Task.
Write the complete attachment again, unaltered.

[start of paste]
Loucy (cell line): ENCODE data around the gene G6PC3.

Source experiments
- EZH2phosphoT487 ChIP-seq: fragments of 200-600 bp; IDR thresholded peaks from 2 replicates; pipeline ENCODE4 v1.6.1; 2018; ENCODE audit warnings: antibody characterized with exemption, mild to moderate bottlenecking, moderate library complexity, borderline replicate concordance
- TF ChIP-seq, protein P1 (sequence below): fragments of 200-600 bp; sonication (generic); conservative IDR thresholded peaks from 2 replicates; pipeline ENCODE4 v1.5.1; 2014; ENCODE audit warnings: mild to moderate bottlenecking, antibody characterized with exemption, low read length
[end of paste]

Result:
Loucy (cell line): ENCODE data around the gene G6PC3.

Source experiments
- EZH2phosphoT487 ChIP-seq: fragments of 200-600 bp; IDR thresholded peaks from 2 replicates; pipeline ENCODE4 v1.6.1; 2018; ENCODE audit warnings: antibody characterized with exemption, mild to moderate bottlenecking, moderate library complexity, borderline replicate concordance
- TF ChIP-seq, protein P1 (sequence below): fragments of 200-600 bp; sonication (generic); conservative IDR thresholded peaks from 2 replicates; pipeline ENCODE4 v1.5.1; 2014; ENCODE audit warnings: mild to moderate bottlenecking, antibody characterized with exemption, low read length